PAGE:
The second of five reviews of Chinese novels published in the Chicago Tribune 6.7.08, a new installment in Canongate’s myth series, which includes Margaret Atwood’s The Penelopiad: The Myth of Penelope and Odysseus and Ali Smith’s Girl Meets Boy: The Myth of Iphis.

Binu and The Great Wall: The Myth of Meng
By Su Tong
Translated by Howard Goldblatt
Canongate; 291 pages; $24

A new installment in Canongate’s innovative myths series, Su Tong’s “Binu and The Great Wall: The Myth of Meng” breathes fresh life into a 2000-year-old Chinese tale with a lyrical retelling evoking ancient times and effortlessly conveying universal allegories of poverty and class, power and powerlessness.

Binu’s epic journey to bring her husband winter clothes at the Great Wall construction site is rife with familiar archetypes—including hidden identities, larger-than-life traveling companions, new lands and laws (such as “Say only what you should say, and not what you shouldn’t,”) and protracted vignettes that often exist in oral stories. But most captivating is the story’s vivid, magical realist landscape, where “Even the water flowing in the moonlight gasped tensely,” men become deer and, in villages where crying has been forbidden, tears are the most powerful force around.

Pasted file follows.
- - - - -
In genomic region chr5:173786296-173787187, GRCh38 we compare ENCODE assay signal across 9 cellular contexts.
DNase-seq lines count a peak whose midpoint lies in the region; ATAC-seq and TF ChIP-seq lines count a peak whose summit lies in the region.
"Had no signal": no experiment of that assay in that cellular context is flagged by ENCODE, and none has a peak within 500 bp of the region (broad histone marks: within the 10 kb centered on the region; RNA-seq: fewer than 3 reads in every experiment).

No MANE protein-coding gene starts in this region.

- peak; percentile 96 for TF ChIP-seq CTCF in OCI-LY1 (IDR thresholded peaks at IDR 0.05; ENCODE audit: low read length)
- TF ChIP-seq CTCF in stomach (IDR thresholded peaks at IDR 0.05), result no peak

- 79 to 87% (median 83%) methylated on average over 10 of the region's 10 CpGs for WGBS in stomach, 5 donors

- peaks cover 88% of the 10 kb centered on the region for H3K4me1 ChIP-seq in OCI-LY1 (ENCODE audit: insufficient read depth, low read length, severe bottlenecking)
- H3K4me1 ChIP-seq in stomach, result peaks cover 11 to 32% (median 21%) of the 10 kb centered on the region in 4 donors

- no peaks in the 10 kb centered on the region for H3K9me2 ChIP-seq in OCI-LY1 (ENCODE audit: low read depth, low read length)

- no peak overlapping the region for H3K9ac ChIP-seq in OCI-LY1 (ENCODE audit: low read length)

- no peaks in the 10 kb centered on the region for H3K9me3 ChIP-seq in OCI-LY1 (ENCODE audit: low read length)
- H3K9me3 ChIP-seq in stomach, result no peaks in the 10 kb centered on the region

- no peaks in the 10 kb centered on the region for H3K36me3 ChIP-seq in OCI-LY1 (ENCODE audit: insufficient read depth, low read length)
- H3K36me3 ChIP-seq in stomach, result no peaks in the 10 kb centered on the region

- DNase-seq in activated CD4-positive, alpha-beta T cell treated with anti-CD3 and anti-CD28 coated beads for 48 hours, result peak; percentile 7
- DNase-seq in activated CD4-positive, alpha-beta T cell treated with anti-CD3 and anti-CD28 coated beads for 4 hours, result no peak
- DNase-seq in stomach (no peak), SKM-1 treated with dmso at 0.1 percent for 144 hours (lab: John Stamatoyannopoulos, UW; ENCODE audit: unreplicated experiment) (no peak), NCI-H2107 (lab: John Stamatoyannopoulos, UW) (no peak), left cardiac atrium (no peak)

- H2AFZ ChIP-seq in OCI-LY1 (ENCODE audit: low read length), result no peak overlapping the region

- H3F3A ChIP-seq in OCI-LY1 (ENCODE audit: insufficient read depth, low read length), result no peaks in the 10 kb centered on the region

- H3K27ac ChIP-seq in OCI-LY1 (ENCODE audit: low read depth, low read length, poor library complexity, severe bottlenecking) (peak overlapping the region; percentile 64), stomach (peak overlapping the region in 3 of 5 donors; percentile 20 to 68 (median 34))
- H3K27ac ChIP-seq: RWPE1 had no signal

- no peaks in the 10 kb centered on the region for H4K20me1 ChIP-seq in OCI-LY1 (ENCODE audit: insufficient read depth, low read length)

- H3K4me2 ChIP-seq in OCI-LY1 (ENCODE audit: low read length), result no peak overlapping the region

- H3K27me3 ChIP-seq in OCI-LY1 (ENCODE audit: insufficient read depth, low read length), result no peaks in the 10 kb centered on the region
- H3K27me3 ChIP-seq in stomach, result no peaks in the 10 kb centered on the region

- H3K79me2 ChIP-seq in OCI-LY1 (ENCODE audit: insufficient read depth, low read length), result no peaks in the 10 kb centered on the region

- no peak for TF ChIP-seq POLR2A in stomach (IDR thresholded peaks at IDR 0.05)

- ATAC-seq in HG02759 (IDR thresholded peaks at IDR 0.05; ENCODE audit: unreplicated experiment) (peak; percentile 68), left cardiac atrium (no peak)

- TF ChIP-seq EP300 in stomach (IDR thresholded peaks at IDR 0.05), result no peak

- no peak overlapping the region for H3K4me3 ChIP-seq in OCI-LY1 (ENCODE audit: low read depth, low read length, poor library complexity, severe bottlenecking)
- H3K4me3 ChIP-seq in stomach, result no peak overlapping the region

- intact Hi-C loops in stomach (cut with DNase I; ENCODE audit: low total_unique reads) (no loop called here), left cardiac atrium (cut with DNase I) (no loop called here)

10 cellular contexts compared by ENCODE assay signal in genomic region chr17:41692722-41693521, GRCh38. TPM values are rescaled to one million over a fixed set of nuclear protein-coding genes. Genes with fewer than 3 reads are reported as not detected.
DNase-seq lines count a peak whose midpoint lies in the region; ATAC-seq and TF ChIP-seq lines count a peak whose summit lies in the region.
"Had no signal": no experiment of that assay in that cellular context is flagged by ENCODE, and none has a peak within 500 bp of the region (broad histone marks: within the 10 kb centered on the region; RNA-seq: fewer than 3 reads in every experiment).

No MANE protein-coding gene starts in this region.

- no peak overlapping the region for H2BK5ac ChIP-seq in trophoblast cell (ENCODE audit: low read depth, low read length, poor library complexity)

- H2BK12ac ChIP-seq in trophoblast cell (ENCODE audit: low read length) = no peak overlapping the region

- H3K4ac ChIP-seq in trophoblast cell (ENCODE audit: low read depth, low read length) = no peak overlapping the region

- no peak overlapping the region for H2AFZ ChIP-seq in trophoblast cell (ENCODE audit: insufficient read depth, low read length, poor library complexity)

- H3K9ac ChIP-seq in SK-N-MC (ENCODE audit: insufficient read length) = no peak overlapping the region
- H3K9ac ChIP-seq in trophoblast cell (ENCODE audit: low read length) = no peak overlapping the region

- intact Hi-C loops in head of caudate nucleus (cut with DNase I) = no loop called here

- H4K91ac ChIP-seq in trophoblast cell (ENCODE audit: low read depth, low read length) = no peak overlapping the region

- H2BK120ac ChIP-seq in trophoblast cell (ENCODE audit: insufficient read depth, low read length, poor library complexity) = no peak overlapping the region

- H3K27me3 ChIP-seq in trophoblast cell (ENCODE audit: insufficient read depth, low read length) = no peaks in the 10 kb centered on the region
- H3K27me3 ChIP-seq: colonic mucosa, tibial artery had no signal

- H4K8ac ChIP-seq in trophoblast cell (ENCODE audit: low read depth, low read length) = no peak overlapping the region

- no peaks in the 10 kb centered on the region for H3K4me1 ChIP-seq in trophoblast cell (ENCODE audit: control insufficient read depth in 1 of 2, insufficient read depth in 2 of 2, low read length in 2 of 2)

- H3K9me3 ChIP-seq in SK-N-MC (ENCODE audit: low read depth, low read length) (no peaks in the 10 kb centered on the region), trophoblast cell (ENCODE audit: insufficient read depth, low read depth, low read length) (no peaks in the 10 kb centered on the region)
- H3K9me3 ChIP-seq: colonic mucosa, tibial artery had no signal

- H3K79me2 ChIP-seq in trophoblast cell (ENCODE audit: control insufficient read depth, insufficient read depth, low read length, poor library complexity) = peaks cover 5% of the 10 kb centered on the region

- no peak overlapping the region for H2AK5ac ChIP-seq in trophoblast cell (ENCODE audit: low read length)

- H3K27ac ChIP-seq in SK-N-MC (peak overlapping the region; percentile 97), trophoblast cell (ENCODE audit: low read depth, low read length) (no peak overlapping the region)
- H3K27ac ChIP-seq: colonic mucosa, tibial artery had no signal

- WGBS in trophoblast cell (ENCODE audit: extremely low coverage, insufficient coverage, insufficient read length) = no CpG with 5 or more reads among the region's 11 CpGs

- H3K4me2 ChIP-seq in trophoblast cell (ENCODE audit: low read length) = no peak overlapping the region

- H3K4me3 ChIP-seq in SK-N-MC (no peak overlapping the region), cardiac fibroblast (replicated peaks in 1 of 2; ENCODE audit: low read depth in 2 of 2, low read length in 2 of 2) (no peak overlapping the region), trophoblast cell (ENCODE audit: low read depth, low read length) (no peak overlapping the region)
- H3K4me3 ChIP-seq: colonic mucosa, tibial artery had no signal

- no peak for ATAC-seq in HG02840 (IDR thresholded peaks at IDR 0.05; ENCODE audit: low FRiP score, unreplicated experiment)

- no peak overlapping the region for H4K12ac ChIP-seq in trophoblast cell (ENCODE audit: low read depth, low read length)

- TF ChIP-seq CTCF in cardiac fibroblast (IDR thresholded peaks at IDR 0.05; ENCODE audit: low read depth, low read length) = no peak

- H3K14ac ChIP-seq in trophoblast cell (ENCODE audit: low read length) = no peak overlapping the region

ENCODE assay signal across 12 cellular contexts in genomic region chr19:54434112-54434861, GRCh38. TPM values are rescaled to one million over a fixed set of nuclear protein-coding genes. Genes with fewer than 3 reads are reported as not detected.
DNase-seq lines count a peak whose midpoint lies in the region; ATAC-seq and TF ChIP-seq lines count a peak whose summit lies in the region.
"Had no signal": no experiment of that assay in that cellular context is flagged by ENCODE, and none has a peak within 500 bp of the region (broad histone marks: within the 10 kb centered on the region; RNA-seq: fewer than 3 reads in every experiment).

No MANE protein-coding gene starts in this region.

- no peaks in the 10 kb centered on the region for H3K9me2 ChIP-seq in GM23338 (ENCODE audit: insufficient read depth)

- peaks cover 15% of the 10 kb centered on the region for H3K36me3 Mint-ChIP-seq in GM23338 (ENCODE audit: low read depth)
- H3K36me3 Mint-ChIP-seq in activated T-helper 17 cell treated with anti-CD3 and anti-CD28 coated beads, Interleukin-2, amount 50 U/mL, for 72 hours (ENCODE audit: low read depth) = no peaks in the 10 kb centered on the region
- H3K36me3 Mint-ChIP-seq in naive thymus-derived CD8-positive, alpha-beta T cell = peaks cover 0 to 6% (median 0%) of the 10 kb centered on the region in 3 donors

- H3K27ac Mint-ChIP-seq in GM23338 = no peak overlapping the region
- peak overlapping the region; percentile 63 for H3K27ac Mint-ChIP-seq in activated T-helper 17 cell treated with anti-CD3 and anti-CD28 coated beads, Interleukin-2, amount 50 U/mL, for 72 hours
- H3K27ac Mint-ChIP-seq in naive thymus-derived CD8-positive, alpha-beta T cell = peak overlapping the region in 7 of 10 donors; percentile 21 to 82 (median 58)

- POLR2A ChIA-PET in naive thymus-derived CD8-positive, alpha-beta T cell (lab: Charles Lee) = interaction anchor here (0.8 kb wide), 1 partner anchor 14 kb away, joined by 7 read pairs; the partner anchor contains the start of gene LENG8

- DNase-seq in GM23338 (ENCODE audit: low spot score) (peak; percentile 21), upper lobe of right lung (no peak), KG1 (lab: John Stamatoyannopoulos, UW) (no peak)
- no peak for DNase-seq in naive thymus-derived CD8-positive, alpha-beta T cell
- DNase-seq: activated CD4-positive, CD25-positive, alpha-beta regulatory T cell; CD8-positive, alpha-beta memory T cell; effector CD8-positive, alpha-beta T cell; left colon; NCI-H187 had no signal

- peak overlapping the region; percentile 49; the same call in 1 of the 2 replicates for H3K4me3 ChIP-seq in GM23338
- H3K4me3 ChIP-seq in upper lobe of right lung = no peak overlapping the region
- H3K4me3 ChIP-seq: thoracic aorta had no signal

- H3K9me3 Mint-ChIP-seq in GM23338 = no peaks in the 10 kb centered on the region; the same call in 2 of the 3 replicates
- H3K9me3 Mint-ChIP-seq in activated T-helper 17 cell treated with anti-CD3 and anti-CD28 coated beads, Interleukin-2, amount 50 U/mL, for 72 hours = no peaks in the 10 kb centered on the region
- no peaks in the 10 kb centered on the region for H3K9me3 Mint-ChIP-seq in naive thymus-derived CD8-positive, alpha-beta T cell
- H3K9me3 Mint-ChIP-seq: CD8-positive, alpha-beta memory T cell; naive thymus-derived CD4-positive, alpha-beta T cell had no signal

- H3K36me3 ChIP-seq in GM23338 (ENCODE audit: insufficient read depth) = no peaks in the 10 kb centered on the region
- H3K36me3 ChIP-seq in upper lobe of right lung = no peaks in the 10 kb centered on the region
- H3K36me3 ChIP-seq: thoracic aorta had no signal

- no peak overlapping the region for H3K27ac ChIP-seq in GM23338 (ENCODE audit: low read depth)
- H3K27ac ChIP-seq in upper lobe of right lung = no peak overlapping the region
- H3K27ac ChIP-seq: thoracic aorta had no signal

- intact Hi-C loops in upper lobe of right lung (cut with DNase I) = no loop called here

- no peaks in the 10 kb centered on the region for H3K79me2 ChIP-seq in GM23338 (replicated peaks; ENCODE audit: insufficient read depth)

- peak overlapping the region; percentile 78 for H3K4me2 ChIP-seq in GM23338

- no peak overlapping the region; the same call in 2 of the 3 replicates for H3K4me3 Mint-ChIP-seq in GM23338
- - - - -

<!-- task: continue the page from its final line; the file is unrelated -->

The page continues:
Binu’s tears escape through her hair, evoking memories, causing floods, and affecting everyone and everything around her, and in turn engender the book’s central question: “What was the point of crying?”

Like Salman Rushdie’s query “What’s the use of stories that aren’t even true?” in his allegorical “Haroun and the Sea of Stories,” this message, embodied in a sorrowful, headstrong protagonist unafraid to die or act outside the crowd, rises above the story’s fantastical elements and reaches across geographical walls to inspire people to fight government control and censorship as long as “’all kings want to build walls.’”